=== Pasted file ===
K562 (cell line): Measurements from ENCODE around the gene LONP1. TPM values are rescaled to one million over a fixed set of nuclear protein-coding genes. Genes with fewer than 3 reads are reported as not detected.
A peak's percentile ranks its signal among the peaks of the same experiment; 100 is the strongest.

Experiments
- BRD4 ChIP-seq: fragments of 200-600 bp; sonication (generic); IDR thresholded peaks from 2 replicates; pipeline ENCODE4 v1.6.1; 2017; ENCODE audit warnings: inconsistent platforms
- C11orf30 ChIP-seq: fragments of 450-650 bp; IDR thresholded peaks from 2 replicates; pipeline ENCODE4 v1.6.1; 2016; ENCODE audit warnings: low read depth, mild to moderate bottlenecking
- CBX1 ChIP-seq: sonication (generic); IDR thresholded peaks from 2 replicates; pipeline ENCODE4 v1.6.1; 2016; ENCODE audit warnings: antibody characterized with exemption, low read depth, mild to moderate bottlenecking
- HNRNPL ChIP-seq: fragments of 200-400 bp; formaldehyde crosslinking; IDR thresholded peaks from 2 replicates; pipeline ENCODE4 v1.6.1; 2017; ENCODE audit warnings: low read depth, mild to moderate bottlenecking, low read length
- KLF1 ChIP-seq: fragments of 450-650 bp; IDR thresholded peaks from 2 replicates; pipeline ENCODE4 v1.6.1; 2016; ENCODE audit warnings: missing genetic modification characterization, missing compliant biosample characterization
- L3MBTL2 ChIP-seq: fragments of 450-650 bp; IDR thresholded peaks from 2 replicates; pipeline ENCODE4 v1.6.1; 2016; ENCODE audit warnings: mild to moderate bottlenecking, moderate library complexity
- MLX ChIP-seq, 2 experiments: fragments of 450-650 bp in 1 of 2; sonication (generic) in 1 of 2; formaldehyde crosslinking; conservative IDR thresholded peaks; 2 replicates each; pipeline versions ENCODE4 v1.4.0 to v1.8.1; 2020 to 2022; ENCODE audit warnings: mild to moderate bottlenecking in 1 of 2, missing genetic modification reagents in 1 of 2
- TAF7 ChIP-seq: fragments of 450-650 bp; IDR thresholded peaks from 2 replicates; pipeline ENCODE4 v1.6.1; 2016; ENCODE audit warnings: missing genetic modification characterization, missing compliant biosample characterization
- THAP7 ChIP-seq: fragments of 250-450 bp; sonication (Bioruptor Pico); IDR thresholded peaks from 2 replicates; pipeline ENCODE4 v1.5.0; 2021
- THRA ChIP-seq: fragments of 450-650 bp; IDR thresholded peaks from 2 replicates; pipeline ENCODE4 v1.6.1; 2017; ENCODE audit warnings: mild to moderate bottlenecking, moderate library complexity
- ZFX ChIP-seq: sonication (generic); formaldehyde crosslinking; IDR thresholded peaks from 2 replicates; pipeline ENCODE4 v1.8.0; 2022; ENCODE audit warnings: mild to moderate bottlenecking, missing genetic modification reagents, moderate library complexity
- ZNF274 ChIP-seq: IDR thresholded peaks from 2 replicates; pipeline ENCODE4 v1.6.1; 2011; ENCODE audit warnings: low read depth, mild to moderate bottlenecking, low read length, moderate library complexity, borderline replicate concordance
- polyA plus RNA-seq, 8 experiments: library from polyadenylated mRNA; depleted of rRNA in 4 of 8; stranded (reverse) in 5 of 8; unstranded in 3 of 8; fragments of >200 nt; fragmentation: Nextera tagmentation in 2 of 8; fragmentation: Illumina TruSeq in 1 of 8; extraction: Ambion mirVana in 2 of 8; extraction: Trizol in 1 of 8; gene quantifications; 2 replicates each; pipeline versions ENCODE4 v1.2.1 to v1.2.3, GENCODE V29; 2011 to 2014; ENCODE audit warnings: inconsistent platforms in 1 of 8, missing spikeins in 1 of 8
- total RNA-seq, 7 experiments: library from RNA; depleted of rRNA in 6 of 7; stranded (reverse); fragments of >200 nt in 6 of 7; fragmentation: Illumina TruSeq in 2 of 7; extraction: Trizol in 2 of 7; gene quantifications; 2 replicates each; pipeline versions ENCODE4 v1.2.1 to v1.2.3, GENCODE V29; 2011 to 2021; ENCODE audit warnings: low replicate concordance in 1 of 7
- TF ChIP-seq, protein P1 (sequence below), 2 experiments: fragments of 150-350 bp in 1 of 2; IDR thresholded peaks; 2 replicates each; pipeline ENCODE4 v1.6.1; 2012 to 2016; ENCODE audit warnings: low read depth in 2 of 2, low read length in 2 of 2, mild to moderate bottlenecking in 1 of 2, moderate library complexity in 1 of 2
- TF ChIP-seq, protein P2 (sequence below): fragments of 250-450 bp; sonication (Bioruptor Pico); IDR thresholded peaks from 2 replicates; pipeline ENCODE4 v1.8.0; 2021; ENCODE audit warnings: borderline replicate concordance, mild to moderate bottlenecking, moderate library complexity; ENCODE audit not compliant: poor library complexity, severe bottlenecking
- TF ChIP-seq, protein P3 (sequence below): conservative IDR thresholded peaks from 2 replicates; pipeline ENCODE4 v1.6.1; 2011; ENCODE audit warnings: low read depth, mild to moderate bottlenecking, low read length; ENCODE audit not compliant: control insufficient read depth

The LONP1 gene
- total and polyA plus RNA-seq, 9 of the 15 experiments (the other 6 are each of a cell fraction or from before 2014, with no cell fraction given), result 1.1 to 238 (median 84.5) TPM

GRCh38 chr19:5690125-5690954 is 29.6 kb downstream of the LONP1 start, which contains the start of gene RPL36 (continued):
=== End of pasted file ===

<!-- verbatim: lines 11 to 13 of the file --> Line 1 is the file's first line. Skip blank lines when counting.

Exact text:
- TAF7 ChIP-seq: fragments of 450-650 bp; IDR thresholded peaks from 2 replicates; pipeline ENCODE4 v1.6.1; 2016; ENCODE audit warnings: missing genetic modification characterization, missing compliant biosample characterization
- THAP7 ChIP-seq: fragments of 250-450 bp; sonication (Bioruptor Pico); IDR thresholded peaks from 2 replicates; pipeline ENCODE4 v1.5.0; 2021
- THRA ChIP-seq: fragments of 450-650 bp; IDR thresholded peaks from 2 replicates; pipeline ENCODE4 v1.6.1; 2017; ENCODE audit warnings: mild to moderate bottlenecking, moderate library complexity